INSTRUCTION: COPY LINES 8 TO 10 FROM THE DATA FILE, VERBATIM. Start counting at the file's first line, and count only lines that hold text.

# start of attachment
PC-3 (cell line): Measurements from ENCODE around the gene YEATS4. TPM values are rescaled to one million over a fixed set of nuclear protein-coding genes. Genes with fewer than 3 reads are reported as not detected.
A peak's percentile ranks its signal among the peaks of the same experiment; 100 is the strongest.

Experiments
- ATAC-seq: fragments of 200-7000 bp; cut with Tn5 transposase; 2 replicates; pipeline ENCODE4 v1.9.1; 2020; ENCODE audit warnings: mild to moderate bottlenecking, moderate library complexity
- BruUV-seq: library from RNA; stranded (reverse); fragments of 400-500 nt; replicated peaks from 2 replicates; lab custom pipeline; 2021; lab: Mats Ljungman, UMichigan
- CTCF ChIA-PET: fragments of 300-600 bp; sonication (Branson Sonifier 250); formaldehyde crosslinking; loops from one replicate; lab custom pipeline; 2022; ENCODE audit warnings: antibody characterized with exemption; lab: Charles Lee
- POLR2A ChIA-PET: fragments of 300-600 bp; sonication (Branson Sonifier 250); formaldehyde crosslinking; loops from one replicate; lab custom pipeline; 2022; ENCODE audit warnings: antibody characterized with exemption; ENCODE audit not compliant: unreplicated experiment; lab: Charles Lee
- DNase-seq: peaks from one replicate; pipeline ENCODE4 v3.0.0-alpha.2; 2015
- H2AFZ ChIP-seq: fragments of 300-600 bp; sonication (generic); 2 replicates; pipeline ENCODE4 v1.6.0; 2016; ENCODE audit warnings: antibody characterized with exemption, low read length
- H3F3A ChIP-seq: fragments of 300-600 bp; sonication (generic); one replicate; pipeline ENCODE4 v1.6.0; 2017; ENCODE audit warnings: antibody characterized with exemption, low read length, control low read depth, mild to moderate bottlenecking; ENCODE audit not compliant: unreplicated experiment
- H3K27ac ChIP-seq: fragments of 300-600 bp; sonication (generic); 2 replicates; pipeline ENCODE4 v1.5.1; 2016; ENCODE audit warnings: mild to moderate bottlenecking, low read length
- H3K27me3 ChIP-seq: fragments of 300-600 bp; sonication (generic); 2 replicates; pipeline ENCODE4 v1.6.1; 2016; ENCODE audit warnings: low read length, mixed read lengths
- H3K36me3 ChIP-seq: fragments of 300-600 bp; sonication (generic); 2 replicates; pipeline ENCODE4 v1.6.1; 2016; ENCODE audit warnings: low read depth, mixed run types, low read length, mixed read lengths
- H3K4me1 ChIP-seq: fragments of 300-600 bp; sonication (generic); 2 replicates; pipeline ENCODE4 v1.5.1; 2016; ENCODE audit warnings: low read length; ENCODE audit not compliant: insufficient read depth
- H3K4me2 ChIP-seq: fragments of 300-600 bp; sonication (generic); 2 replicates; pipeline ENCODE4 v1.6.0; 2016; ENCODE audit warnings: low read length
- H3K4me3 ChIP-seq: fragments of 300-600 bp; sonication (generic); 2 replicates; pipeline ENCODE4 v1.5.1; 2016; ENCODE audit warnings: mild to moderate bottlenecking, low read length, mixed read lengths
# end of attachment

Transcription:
- DNase-seq: peaks from one replicate; pipeline ENCODE4 v3.0.0-alpha.2; 2015
- H2AFZ ChIP-seq: fragments of 300-600 bp; sonication (generic); 2 replicates; pipeline ENCODE4 v1.6.0; 2016; ENCODE audit warnings: antibody characterized with exemption, low read length
- H3F3A ChIP-seq: fragments of 300-600 bp; sonication (generic); one replicate; pipeline ENCODE4 v1.6.0; 2017; ENCODE audit warnings: antibody characterized with exemption, low read length, control low read depth, mild to moderate bottlenecking; ENCODE audit not compliant: unreplicated experiment